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All course evaluations lie


“99 percent of our customers recommend us” seminar organizer Ability Partner writes. Then why have I never had anyone suggest that I go to one of their seminars? Of course, Ability Partner means that 99 percent of their customers respond positively to the question “would you recommend a seminar by Ability Partner”. That’s good, but it is not the same.

Ability Partner would be a large and very successful company if it was the same thing. They are four people with a turnaorund of just over € 1 million. They are doing well, and they are not lying. 99 percent probably did respond potiviely to that question in the course evaluation form. We produce seminars ourselves, and we have 100 percent satisfied customers. Our last seminar with 50 participants scored 4,95 on a 5 point scale.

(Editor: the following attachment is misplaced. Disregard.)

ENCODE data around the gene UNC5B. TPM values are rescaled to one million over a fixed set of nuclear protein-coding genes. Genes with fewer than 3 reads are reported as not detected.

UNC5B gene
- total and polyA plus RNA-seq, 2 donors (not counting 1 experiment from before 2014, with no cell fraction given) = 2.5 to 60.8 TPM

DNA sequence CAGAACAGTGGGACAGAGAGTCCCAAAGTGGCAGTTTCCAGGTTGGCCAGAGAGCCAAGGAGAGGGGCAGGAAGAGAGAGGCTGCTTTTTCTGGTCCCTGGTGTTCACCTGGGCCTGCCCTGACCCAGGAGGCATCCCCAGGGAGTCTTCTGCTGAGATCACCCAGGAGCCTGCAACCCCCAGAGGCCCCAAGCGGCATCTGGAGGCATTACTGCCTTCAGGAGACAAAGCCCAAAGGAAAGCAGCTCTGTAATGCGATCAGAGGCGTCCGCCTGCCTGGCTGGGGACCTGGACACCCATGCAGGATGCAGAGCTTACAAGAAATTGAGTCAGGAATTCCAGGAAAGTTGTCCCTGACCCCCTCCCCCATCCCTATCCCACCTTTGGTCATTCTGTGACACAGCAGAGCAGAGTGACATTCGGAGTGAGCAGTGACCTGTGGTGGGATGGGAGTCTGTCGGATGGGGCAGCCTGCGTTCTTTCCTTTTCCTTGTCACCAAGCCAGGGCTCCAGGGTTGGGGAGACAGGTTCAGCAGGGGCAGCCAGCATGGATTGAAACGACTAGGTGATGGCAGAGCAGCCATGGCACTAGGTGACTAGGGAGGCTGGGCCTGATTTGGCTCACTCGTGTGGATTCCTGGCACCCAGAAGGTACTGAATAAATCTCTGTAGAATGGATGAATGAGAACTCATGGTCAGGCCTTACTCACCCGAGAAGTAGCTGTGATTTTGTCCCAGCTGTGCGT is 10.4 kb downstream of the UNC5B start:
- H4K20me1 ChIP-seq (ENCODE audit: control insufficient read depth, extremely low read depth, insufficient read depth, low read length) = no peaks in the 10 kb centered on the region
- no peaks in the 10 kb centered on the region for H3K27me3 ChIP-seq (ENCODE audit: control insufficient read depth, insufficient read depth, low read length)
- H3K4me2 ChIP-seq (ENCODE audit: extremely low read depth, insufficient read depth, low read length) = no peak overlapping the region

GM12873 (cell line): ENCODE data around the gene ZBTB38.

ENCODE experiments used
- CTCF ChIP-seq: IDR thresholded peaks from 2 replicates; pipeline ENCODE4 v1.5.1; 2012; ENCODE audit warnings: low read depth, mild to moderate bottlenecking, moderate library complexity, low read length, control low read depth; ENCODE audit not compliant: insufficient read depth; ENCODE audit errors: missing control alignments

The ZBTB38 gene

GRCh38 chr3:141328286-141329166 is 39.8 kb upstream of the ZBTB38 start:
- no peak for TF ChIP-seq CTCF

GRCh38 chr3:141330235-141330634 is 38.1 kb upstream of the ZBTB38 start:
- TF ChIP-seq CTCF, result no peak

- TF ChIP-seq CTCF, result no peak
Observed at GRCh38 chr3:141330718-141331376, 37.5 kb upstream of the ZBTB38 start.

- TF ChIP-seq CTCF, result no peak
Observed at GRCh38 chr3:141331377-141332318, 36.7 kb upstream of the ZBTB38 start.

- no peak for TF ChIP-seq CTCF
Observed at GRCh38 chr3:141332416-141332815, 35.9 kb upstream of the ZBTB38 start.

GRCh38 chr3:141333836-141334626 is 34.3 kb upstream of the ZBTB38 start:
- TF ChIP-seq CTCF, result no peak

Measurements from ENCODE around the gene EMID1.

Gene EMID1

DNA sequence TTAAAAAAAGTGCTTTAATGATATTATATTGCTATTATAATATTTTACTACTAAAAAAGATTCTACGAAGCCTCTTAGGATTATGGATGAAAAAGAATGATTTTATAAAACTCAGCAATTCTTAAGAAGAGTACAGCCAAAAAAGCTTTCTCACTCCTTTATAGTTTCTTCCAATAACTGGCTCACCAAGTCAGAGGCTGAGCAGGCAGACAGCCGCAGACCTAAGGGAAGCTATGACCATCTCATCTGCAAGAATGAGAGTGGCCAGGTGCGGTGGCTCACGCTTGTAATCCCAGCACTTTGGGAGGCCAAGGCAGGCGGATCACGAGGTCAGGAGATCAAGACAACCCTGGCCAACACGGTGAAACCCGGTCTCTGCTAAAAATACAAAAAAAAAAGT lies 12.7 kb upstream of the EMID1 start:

Karl Weick writes that behavior drives attitudes much better than attitudes drive behavior. Course evaluations are a good example. When I spend some of my much too limited working hours on a corse or a seminar, that is an investment that gives me cognitive dissonance. That is a kind of worry that this should turn out to be a poor investment. This is the same kind of dissonance that I feel when I buy a new car. That is also the reason people who have just bought a Volvo are extremely keen observers of Volvo advertising.

The more expensive the object you have just bought, the greater your receptiveness to advertising. Courses are sure to work the same way. The more you invest of your employer’s time and money, the greater your worry that this should turn out to be a bad choice. The courses of Ability Partner are around € 1 200. That is enough to give me a bit of dissonance.

By the time the course evaluation shows up it feels great to check the box saying that this is a course I would recommend others to take. That act is soothing for my dissonance.

Pure therapy!

Next: If the course evaluation is lying, then how do I evaluate a course?

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